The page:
Keith & Faith Taylor Equine Scholarship recipient Alice Jeffries gives an update on her time at the Irish National Stud.
Since my last update, I have spent three out of the previous five weeks in the foaling unit during the day.
I have enjoyed these weeks as it has been very busy as the farm has already foaled down 160 mares, and it's always exciting to come into the yard every morning and see which mares have foaled overnight. I have enjoyed being in this yard as I have got to further my foaling experience, however, my favourite part has been the vetting at the beginning of each day to check the mares after foaling and the newborn foals. This is helping me learn so much about different conformation faults and warning signs within newborn foals.
During the morning checks, the vet will look at the foal's eye, gums, neck, ribs, navel and conformation, as well as take blood for the foal’s IgG test after 12 hours of life. They will also check the mare's gums, heart rate and temperature to check that she has come through the foaling safe and sound. It was great to have the vets explain what they were doing and why they were doing it to improve our understanding.
I also spent a week in Murphy and Minoru yards which are home to pregnant mares who are about to head up to the foaling unit and also some quarantine mares. It was a reasonably straightforward week in Murphy’s as the mares got turned out in the morning and brought back in later in the day. The Minoru yard was home to some quarantine mares who had recently returned from sales and came over from France and were quarantined for two weeks. This was a good experience because I was introduced to different procedures that occur during this period and the different tests they need to pass before they can go into other yards.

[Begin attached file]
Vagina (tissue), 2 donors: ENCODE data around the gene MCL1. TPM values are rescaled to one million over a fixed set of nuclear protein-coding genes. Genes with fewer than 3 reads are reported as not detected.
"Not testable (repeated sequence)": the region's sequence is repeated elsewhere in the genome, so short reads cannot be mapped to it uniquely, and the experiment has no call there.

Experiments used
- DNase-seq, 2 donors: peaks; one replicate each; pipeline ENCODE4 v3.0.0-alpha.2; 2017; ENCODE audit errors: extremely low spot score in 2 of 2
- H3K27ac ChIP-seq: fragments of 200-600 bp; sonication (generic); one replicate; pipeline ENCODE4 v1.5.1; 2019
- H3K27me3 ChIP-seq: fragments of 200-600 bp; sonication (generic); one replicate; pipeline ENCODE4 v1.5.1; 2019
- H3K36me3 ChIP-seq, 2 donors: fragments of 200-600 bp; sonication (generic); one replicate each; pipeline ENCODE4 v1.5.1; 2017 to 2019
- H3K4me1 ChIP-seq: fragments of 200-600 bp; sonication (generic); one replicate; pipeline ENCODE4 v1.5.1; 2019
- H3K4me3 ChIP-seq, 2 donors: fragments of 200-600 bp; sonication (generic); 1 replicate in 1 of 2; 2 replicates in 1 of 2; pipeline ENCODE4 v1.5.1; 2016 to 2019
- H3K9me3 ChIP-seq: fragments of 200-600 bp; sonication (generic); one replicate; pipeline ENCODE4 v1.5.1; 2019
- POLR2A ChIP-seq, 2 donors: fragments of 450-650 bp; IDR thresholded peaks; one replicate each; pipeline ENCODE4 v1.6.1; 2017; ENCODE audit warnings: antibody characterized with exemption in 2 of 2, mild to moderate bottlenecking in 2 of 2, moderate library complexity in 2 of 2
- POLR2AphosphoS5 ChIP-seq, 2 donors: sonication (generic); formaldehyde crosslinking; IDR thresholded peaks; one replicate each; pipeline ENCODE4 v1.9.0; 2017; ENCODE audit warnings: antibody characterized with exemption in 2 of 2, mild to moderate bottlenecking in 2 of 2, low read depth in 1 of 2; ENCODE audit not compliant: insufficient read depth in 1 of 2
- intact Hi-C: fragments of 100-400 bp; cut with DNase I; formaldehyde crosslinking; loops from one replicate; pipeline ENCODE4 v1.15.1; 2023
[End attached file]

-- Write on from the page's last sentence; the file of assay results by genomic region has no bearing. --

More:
Also, I spent four days on night watch, where we only foaled six foals as it was pretty cold and snowed on two nights. It was great to get some further foaling experience, as I didn't get any foals on my first round of night watch. Each foaling and aftercare was different, so it broadened my knowledge as we had to do something slightly different for each foaling.
Over the past month, we have had many different lectures with the usual topics for our modules, however, we have had some interesting guest lectures over this time. Tom Wilson from Racing2, which is a data analysis company to assist when purchasing thoroughbreds. This was interesting because he talked about all the different data points he would look at when buying or recommending horses. Another interesting lecture came from Alan Creighton, the head of biosecurity for the Irish Equine Center. In this lecture, he talked about different practices for keeping disease down on a farm and the ideal set-up of a farm and barns.
We are currently completing a group assignment on a negative perception within the thoroughbred industry and an individual assignment on how we can attract and retain a younger demographic within the industry.
This week I am in Kildare yard, where the mares and foals go once they have left the foaling unit. This will involve teasing the mares from six days after foaling and teaching the newborn foals to lead. I am looking forward to this week as I have limited experience handling newborn foals.